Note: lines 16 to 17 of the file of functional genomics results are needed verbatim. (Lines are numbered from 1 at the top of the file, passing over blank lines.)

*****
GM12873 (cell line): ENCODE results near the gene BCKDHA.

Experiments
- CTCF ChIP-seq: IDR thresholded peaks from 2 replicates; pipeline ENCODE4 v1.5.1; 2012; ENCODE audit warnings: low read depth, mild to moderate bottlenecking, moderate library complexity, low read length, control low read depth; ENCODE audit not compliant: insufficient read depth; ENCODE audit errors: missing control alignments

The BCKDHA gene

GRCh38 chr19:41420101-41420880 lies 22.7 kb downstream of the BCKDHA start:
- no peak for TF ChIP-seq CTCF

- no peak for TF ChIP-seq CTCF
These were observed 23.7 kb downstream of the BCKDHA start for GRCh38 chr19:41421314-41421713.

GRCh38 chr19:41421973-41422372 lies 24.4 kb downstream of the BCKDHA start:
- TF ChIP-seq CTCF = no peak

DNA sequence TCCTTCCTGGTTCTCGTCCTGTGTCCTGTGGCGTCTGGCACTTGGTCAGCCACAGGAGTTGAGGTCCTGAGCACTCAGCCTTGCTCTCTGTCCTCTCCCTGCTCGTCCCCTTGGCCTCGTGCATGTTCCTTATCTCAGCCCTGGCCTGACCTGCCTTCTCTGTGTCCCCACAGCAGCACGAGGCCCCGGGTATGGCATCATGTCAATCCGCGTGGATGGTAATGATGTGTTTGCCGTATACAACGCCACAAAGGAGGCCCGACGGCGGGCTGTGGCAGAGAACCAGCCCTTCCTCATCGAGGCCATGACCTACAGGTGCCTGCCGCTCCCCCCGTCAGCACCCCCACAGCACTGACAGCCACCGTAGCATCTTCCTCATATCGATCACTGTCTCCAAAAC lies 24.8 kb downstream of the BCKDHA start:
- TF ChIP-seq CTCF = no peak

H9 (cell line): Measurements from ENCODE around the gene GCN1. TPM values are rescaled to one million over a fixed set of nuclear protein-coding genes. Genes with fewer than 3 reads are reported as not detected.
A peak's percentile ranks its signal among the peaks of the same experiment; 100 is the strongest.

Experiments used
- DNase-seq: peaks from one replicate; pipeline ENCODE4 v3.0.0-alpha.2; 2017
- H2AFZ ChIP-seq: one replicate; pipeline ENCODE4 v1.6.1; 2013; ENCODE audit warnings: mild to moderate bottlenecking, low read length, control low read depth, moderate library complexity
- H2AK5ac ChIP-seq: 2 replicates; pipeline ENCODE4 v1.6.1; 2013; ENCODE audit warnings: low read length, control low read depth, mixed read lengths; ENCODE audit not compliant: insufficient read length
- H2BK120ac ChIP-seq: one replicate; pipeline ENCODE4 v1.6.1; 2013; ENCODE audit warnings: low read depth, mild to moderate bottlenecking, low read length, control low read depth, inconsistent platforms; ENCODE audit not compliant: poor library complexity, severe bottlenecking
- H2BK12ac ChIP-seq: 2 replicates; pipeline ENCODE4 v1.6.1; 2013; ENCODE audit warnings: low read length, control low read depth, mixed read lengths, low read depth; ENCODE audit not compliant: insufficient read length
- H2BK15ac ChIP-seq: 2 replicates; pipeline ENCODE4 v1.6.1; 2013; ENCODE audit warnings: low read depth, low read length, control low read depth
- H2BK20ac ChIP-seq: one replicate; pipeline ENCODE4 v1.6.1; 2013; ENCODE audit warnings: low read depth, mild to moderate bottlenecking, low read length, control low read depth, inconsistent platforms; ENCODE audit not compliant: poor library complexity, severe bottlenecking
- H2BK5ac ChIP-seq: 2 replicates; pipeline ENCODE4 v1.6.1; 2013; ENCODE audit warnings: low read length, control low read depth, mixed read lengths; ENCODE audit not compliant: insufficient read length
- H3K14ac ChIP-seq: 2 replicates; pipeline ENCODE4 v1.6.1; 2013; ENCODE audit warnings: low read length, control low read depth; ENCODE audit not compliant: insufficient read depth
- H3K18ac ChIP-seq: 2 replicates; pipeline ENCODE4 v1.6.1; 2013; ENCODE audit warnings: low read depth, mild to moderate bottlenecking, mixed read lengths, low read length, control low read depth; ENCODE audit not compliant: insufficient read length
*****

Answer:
- DNase-seq: peaks from one replicate; pipeline ENCODE4 v3.0.0-alpha.2; 2017
- H2AFZ ChIP-seq: one replicate; pipeline ENCODE4 v1.6.1; 2013; ENCODE audit warnings: mild to moderate bottlenecking, low read length, control low read depth, moderate library complexity